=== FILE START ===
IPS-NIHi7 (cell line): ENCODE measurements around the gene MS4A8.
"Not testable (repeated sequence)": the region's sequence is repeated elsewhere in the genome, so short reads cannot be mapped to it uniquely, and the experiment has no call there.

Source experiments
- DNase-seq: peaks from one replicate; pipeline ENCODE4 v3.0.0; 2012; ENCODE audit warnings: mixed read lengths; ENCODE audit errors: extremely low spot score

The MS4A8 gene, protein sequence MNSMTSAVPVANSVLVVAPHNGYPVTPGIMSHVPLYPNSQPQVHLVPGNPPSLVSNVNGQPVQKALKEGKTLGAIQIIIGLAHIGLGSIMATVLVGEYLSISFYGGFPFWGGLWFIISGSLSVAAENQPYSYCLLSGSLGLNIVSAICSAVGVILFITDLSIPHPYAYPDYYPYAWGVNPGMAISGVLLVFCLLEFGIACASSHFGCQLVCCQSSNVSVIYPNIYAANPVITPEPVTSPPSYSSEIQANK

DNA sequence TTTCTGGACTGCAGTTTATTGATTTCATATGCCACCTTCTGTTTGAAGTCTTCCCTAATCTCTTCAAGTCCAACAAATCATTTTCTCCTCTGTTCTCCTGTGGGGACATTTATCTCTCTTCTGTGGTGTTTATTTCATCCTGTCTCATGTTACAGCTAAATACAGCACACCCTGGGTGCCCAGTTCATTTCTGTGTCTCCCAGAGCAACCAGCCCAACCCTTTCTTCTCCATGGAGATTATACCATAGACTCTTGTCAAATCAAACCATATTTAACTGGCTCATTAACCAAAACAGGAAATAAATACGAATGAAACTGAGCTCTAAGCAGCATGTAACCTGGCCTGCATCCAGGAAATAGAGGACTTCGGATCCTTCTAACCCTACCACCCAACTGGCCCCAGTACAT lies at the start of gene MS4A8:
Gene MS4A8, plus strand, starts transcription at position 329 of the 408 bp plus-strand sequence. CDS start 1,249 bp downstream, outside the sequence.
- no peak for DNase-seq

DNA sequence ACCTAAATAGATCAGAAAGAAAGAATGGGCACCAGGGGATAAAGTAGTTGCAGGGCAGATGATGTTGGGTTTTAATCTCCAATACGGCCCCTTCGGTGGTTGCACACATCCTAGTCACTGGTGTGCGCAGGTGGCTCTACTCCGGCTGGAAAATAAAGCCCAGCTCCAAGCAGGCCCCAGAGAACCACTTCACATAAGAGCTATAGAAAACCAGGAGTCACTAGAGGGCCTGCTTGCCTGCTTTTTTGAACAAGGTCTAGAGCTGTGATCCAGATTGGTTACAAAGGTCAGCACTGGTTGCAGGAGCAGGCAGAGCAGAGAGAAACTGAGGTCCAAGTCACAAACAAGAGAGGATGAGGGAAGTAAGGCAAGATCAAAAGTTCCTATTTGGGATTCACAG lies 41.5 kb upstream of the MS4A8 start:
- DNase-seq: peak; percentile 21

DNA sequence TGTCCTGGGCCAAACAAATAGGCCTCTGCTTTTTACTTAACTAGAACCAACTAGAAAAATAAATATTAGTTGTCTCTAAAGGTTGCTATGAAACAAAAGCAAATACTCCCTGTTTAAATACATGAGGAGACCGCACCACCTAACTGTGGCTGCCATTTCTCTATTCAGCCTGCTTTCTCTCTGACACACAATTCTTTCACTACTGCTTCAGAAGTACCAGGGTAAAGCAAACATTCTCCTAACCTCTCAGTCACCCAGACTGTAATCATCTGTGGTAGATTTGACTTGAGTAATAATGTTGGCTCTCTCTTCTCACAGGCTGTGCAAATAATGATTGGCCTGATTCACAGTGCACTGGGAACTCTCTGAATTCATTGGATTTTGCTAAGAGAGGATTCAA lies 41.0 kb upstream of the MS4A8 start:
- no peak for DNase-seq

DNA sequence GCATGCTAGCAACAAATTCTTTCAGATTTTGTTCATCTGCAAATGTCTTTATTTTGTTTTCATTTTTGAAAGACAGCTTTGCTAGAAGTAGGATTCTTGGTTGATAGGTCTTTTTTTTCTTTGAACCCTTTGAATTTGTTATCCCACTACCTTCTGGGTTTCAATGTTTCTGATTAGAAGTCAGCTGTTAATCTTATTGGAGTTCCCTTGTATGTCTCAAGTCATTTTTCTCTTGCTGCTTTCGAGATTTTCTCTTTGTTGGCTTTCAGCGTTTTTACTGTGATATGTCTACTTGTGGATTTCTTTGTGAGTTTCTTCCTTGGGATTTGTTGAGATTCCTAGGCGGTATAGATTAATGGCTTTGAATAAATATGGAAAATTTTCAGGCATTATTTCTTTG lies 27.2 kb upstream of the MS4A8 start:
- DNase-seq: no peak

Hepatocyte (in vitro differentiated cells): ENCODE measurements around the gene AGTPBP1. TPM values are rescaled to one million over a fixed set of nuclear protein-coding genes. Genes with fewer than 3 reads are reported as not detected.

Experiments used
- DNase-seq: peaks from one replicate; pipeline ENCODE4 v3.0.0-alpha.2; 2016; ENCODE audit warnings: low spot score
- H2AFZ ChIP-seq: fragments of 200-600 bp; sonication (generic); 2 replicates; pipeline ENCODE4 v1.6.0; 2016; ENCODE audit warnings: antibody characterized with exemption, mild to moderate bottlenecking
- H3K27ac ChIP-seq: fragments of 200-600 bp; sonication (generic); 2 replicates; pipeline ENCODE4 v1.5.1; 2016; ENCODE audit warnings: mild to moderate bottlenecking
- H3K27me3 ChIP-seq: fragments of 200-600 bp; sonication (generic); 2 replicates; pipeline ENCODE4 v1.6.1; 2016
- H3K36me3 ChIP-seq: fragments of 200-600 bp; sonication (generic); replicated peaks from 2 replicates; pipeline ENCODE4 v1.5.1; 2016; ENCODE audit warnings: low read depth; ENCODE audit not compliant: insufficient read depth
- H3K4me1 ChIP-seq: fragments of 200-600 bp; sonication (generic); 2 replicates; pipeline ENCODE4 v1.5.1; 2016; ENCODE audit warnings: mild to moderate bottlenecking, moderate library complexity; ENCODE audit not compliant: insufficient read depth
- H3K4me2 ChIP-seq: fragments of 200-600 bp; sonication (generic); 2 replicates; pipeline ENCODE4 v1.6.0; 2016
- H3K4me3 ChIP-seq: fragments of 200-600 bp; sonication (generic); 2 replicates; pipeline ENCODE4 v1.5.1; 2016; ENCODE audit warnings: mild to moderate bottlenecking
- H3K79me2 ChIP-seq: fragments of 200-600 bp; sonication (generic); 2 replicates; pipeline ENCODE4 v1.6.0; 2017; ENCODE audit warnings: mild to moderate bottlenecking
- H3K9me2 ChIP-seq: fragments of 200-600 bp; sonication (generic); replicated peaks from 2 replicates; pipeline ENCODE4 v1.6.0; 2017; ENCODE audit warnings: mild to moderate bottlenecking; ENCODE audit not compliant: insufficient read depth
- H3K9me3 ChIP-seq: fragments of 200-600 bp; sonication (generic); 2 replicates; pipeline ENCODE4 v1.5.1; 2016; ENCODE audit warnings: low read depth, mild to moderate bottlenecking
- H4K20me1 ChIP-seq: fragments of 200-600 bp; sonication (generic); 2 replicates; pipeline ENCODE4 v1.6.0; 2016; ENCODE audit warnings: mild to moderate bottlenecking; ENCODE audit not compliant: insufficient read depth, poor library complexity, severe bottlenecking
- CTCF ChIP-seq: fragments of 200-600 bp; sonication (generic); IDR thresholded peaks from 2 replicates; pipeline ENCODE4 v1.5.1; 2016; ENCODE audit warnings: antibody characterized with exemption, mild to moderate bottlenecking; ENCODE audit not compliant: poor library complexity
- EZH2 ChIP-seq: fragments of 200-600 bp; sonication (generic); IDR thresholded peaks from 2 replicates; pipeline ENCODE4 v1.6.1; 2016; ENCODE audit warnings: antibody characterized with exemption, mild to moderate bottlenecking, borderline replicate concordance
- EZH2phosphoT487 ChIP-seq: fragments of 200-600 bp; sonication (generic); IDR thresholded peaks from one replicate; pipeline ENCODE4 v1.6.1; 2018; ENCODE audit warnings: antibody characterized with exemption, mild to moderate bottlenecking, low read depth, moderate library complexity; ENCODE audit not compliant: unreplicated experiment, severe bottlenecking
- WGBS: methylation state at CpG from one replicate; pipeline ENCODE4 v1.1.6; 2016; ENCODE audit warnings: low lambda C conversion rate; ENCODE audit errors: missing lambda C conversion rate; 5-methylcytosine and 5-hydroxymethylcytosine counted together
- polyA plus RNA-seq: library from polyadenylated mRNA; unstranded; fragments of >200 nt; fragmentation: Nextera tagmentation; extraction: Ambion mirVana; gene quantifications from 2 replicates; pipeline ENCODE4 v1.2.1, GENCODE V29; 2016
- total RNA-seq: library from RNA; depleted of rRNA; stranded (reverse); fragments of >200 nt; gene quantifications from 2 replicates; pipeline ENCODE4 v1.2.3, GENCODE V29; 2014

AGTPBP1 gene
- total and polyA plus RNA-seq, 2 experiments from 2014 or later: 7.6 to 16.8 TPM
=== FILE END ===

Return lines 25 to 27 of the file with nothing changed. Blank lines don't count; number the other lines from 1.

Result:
- H3K79me2 ChIP-seq: fragments of 200-600 bp; sonication (generic); 2 replicates; pipeline ENCODE4 v1.6.0; 2017; ENCODE audit warnings: mild to moderate bottlenecking
- H3K9me2 ChIP-seq: fragments of 200-600 bp; sonication (generic); replicated peaks from 2 replicates; pipeline ENCODE4 v1.6.0; 2017; ENCODE audit warnings: mild to moderate bottlenecking; ENCODE audit not compliant: insufficient read depth
- H3K9me3 ChIP-seq: fragments of 200-600 bp; sonication (generic); 2 replicates; pipeline ENCODE4 v1.5.1; 2016; ENCODE audit warnings: low read depth, mild to moderate bottlenecking